FIG. 1b is a close-up cross sectional view of the perforation area with the sliding cover closed.
 As illustrated in FIG. 1, the invention, in its most basic form, consists of two spanwise, perforated sections on the upper surface of the solid body connected with each other inside the body. There is a control valve mechanism regulating the coupling between the two perforated sections. FIG. 1a and FIG. 1b illustrate a sliding cover arrangement to open and close the perforations.
 One section of the perforations is close to the leading edge of the body in the region of the suction peak. In the case of an airfoil, this location is within the first 15% of the airfoil's chord length in a region where the pressure minimum is generally located. The other perforated region is located upstream from the trailing edge and generally covers a much wider area than the perforations near the leading edge.
 The exact location, width and optimum shape of the perforated regions can be established with wind tunnel measurements for each individual airfoil.
 It is possible to increase the effectiveness of this invention with a calibrated vacuum reservoir at one or both perforated locations. This method would be especially effective for a pitching airfoil such as a helicopter blade. The reservoir can supply momentary fluid mass and momentum to delay or prevent flow separation at the point of sudden angle of attack change.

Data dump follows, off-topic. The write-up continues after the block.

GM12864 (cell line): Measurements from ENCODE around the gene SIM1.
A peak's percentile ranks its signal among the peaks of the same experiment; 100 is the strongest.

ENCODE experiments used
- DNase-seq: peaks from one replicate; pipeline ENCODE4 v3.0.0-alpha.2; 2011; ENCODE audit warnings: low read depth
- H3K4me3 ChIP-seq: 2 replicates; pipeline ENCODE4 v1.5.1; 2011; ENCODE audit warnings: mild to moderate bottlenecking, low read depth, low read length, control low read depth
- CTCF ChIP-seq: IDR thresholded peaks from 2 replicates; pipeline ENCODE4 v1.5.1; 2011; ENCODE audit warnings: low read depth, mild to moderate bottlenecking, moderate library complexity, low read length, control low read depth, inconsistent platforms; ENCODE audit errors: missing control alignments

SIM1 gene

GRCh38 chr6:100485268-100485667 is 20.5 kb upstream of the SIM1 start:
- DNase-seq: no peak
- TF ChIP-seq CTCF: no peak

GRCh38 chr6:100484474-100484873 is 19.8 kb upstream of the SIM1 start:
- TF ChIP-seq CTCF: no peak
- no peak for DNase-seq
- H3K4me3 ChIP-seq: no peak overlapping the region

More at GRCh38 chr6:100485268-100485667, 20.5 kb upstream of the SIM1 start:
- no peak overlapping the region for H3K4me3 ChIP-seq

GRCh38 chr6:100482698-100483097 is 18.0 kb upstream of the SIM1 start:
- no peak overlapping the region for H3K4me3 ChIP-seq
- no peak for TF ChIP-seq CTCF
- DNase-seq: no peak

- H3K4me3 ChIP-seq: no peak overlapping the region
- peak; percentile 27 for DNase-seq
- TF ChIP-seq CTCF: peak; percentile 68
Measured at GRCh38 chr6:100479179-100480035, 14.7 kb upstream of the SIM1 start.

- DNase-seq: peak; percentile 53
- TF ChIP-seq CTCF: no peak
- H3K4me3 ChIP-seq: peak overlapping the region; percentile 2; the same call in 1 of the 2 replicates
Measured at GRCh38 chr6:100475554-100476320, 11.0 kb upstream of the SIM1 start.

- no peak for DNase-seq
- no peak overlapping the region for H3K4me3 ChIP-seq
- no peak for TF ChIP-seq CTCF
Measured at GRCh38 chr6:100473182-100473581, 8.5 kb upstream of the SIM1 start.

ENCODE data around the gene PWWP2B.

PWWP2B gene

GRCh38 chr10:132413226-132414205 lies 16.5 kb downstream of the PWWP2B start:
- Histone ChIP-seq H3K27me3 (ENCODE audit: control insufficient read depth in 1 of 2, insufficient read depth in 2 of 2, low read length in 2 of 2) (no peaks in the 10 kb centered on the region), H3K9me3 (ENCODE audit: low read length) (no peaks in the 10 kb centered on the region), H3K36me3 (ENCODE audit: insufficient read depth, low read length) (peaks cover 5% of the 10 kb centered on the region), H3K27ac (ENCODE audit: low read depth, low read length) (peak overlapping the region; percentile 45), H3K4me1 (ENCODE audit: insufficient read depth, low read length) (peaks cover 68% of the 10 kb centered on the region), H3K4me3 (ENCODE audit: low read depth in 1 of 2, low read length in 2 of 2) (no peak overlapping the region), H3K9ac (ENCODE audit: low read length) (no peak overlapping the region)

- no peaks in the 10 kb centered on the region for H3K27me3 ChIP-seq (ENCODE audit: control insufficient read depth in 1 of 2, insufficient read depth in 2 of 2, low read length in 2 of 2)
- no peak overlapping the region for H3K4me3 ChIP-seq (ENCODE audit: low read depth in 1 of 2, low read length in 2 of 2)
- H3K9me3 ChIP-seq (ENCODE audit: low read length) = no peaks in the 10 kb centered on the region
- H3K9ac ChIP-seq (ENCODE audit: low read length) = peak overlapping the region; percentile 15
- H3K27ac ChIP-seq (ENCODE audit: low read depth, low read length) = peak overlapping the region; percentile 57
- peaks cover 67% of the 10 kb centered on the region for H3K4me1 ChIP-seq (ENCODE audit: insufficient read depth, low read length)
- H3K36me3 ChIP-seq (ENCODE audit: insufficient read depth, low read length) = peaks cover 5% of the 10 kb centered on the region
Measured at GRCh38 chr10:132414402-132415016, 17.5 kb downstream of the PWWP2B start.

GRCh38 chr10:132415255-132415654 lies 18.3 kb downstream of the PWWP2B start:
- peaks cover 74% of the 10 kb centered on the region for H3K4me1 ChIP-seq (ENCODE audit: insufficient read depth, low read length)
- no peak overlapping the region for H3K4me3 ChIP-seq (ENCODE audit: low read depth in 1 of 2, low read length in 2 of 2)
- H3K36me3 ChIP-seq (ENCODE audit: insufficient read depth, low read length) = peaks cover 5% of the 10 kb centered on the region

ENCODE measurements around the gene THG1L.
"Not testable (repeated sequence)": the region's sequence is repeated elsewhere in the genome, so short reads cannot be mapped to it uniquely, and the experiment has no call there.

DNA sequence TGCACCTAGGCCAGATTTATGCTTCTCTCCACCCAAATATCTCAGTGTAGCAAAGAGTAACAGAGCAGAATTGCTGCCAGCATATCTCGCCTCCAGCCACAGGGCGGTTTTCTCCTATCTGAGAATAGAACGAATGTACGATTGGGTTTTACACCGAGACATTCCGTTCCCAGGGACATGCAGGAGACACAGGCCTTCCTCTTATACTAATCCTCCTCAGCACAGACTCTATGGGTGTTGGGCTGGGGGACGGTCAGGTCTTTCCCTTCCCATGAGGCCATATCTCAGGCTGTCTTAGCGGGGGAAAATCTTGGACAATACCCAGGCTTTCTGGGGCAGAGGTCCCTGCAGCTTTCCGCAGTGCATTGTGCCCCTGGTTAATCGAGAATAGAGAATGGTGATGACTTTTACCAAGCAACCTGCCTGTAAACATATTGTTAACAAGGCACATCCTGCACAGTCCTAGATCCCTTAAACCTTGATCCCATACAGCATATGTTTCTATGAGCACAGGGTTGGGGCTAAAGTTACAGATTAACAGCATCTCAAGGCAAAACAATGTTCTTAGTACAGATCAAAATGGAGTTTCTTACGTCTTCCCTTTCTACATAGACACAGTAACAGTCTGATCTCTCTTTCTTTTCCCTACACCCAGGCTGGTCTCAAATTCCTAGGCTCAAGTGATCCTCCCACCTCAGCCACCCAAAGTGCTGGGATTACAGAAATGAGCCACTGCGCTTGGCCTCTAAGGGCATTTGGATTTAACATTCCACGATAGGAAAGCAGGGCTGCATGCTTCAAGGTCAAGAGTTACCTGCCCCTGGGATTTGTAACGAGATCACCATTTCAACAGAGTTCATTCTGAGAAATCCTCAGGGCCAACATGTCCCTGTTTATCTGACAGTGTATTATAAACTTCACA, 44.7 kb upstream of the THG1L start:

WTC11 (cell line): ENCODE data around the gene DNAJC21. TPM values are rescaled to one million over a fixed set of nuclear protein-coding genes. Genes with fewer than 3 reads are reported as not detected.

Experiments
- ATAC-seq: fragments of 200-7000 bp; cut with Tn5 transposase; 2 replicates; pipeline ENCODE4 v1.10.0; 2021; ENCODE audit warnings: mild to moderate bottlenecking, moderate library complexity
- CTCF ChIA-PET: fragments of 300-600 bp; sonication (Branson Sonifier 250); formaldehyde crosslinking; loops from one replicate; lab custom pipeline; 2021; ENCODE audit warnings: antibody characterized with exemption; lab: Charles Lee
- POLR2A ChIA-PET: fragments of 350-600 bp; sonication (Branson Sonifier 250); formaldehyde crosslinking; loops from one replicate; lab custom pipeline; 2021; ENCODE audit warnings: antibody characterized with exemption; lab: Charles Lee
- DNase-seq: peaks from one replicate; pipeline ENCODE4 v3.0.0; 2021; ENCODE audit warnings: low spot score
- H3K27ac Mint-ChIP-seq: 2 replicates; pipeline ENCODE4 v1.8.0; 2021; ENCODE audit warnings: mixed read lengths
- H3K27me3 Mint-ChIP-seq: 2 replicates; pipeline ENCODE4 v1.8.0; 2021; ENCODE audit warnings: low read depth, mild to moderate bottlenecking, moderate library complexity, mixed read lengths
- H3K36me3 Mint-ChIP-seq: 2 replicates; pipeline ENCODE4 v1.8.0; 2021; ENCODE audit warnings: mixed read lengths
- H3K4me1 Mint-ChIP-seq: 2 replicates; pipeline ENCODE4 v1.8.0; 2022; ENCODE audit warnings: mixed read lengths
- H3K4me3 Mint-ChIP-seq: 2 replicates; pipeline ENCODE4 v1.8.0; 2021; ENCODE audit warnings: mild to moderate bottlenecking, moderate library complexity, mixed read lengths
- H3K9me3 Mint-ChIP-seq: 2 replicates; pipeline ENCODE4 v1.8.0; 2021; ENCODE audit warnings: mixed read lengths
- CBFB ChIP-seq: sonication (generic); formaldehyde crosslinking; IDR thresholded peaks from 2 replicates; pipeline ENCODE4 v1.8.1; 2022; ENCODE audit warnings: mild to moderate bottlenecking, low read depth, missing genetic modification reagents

The claimed invention can also be coupled with other boundary layer control methods such as steady blowing or suction through the perforated regions. Various methods to introduce periodic excitation can also be used in combination with the claimed invention to increase the effectiveness and/or the range of control.
 A mechanism as simple as a calibrated orifice or a butterfly valve or a more complex valve and control arrangement is used to moderate the coupling between the two regions. The optimum coupling control logic can be experimentally established for each airfoil and each desired angle of attack.
 For some bodies, it may be desirable to have multiple perforated sections at one or both the leading and trailing edge region. Depending on the momentary flow conditions over the body, the appropriate perforated sections can be connected while the others are closed with the sliding covers or other suitable methods.
 It is also possible to use permeable skin in place of perforations. U.S. Pat. No. 4,081,892 describes a method to create precision surface openings for boundary layer control.
 The perforated sections can be closed with the sliding covers (FIG. 1a and FIG. 1b) during times when there is no need for the flow control or as a way to control the degree of coupling between the regions. The covers would also prevent the intrusion of foreign materials when the CSSC controls are inactive.